In a range of ways, however, things have changed quite dramatically. The ability to dual-wield plasmids and guns is just the start. The splicers now behave more intelligently, working together more in groups to bring you down. You can still hack turrets and security cameras, but hacking has been changed from a sliding-block puzzle mini-game to a simple stop the needle on the guage affair which doesn’t keep you in the game world (and potentially in danger) all the time. The drill, meanwhile, is a significant melee weapon, chopping through splicers in horrifying fashion and still providing service when it runs out of fuel with a hefty swing that soon batters back all but the toughest Brutes and Big Daddies.
Most importantly, BioShock recognises your Big Daddy status by changing your relationship to the Little Sisters. In the old days you needed a substance called Adam to purchase new plasmids, and the only way to get decent quantities was to take down a Big Daddy, grab his Little Sister, then either ‘rescue’ or ‘harvest’ your quarry. In BioShock 2 you now adopt the Little Sister. Instead of escorting her, you place her on your shoulder, at which point you can pretty much forget she’s there. At the press of a button, however, she’ll detect the nearest source of Adam, sending you to the loaded splicer corpse with a trail of silver mist. When you get there you drop the Little Sister off, then stand guard while she sucks out the Adam with a huge syringe.
Easy? Not on your nelly. The second you put her on the floor, every splicer in the district will descend on your location, hungry for Adam and blood. The focus for you, therefore, is on making the area defensible. For a while this won’t come naturally and you’ll find yourself getting blasted into smithereens, leaving you and your Little Sister back at square one. With time, however, you remember that many weapons come with secondary ‘trap’ ammunition, and that hacked security devices, certain plasmids and the environment can be used to your advantage. Each ‘harvesting’ process effectively becomes a set-piece stand off where you do part of the setting up yourself.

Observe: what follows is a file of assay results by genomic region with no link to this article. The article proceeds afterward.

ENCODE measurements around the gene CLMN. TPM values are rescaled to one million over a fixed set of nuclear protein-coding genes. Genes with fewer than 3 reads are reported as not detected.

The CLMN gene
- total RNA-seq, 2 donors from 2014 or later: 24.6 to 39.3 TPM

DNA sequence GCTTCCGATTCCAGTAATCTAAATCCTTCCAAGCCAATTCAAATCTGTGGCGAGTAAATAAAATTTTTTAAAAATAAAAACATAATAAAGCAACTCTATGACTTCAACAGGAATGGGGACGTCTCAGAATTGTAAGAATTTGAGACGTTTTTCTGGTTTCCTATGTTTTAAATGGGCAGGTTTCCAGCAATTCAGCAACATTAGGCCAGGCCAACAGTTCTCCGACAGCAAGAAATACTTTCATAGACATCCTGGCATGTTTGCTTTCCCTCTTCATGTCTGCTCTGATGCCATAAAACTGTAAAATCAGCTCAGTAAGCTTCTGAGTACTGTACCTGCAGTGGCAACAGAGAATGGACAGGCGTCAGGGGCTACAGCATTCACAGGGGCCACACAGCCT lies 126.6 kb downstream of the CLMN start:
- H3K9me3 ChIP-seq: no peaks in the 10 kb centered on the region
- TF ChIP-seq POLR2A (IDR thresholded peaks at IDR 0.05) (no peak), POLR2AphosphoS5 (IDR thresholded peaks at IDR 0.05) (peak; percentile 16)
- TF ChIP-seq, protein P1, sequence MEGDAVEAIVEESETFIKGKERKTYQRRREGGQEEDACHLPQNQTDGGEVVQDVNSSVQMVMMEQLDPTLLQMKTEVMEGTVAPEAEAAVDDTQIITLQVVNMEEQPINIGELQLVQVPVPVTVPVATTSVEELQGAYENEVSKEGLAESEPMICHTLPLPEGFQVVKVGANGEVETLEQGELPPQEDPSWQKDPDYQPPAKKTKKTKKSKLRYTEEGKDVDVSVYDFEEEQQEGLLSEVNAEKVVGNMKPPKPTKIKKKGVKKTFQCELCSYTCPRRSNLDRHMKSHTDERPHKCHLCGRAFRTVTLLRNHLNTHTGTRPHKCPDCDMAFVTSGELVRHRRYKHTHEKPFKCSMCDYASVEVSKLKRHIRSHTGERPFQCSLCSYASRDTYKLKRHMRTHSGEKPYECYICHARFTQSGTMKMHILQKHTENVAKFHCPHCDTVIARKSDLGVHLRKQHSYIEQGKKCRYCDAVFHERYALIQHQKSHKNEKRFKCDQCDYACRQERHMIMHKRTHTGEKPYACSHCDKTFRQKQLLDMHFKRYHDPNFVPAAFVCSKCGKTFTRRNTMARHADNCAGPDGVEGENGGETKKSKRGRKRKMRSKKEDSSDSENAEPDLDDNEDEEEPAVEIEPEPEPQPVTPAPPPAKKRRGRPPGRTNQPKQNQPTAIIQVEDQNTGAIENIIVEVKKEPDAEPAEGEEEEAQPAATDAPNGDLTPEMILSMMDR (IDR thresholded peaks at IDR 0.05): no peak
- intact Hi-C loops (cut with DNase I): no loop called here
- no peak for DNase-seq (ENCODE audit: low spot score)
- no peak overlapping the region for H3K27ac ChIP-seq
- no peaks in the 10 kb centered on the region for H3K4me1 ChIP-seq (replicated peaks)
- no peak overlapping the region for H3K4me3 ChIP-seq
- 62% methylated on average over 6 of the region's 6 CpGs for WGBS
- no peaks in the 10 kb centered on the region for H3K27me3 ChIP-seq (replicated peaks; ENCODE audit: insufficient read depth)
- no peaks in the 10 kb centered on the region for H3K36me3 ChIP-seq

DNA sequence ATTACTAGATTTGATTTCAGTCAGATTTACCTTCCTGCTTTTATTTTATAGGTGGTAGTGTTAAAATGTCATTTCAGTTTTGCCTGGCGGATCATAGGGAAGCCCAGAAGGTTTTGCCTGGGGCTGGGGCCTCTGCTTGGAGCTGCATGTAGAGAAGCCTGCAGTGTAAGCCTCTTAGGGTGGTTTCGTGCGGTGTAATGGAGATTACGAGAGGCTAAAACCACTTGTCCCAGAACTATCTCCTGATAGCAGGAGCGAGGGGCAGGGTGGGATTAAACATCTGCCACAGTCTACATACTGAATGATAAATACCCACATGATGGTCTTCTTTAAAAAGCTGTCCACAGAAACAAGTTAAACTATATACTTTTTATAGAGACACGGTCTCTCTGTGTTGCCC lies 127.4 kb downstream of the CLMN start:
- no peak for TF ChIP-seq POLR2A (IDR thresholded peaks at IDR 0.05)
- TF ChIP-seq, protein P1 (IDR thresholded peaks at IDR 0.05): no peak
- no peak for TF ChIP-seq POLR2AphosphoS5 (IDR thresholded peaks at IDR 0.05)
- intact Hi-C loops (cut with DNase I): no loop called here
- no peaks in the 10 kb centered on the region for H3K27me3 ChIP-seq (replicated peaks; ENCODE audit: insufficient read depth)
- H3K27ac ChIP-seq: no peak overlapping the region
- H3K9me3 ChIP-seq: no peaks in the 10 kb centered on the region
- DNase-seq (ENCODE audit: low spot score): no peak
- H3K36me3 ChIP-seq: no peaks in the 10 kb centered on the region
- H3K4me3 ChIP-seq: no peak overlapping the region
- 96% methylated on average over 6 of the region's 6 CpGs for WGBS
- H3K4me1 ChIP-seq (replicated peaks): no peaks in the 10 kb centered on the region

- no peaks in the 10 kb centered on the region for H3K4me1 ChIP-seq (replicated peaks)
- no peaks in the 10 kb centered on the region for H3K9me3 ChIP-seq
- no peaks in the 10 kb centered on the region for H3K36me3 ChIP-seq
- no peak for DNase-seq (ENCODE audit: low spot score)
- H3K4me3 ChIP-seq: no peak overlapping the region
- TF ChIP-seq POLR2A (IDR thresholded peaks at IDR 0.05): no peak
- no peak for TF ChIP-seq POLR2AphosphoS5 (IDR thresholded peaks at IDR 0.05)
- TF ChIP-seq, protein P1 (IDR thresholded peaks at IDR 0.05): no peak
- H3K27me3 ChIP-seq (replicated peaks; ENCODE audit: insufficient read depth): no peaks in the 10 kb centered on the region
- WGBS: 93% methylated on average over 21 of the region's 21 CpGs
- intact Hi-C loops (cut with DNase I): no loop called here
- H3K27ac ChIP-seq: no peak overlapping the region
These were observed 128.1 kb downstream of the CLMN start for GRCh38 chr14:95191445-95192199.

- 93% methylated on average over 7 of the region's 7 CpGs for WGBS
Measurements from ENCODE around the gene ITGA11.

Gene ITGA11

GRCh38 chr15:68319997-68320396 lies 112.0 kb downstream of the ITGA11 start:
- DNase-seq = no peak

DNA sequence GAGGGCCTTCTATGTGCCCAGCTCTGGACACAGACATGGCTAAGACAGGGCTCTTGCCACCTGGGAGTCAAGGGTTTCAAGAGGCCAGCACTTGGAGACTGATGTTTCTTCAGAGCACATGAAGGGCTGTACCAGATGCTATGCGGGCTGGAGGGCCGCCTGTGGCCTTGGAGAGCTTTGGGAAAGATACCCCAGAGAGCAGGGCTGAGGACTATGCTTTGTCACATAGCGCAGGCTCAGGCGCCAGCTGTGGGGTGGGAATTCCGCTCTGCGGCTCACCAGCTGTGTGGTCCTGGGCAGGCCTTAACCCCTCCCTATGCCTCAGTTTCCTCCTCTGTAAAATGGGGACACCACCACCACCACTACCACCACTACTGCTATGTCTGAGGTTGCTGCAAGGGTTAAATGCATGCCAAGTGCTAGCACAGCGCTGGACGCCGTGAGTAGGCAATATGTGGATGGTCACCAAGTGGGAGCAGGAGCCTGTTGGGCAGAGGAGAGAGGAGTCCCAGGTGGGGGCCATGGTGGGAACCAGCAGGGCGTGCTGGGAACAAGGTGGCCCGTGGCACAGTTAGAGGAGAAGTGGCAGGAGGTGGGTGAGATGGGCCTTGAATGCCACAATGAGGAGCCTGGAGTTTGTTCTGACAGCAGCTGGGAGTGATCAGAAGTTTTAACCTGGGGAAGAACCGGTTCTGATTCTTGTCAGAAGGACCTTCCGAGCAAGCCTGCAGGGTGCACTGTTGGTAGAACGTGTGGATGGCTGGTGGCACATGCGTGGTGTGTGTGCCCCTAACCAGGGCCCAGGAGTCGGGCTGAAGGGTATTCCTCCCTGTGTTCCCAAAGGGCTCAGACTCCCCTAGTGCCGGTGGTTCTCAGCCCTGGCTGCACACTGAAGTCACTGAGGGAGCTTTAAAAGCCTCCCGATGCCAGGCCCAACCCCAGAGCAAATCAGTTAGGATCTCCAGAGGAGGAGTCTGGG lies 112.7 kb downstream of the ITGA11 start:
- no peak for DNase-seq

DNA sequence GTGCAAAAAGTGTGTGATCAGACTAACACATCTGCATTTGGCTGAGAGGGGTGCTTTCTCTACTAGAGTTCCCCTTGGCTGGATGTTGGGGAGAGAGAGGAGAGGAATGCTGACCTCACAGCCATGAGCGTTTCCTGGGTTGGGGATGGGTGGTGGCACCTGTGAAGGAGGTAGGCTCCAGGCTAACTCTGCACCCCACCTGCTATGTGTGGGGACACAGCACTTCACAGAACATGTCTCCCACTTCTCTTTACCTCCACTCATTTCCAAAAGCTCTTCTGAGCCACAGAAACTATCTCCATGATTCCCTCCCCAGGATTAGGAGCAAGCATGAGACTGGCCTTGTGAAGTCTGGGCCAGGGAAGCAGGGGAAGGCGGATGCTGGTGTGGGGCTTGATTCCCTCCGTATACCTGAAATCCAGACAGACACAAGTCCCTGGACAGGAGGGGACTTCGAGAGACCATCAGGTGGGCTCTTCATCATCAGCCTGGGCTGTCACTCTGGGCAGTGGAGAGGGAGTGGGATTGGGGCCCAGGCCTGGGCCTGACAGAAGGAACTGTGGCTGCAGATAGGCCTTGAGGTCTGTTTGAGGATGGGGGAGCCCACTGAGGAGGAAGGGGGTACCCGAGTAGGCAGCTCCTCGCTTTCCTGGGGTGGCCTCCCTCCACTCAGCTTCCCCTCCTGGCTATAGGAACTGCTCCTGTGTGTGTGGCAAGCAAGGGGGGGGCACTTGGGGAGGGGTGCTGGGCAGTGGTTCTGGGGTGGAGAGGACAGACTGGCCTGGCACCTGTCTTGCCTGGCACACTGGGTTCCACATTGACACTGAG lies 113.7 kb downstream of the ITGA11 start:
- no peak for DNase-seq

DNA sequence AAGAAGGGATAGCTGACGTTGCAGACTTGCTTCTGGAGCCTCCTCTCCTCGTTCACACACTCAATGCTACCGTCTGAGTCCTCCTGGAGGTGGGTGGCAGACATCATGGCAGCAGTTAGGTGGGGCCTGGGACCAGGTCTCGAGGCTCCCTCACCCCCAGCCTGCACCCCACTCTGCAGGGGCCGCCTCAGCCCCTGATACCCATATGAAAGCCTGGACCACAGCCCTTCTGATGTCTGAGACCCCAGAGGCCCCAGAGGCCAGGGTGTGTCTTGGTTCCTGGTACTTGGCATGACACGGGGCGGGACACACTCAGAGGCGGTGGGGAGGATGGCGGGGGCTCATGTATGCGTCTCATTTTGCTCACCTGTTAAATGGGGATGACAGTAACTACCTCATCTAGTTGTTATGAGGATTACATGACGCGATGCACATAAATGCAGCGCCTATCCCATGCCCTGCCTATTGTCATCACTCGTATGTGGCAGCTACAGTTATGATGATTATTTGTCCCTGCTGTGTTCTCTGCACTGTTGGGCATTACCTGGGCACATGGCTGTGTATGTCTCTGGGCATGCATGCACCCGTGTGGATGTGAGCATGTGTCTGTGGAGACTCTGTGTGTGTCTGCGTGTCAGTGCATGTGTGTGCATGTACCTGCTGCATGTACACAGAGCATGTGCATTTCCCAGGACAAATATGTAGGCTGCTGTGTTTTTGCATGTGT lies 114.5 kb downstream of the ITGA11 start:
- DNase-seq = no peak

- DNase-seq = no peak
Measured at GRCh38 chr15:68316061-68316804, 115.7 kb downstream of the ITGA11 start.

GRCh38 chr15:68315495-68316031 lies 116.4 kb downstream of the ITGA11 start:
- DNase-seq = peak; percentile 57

It doesn’t stop there. When a Little Sister has harvested two lots of Adam it’s time to lead her to the nearest vent, at which point you can set her free or do some harvesting yourself. Whichever route you choose, you’ll incur the wrath of a Big Sister. A banshee wail screams out, the big music kicks in, and it’s up to you to scramble and find some way of stacking the odds in your favour before the gangly, suited harpy appears.
Fast-moving, brutal and heavily armed and armoured, the Big Sisters are all but unstoppable, and while you can, to some extent, rely on Vita Chambers and take them down bit by bit, you’ll have a much easier time of it if you plan ahead and use the same kind of tricks you use when defending against the splicers. Big Sisters can be stopped; you just need to use your brains to do so.
All of this is great, but it has to be said that, for the first few hours, BioShock 2 just doesn’t seem to have the magic of its predecessor. It’s hard to say why; the combat is better, the harvest/defend routine adds more variety, and the things that made the first game so atmospheric – the recorded diary entries, the excellent dialogue, the superb music, sound design and art direction – all work just as effectively as they did before.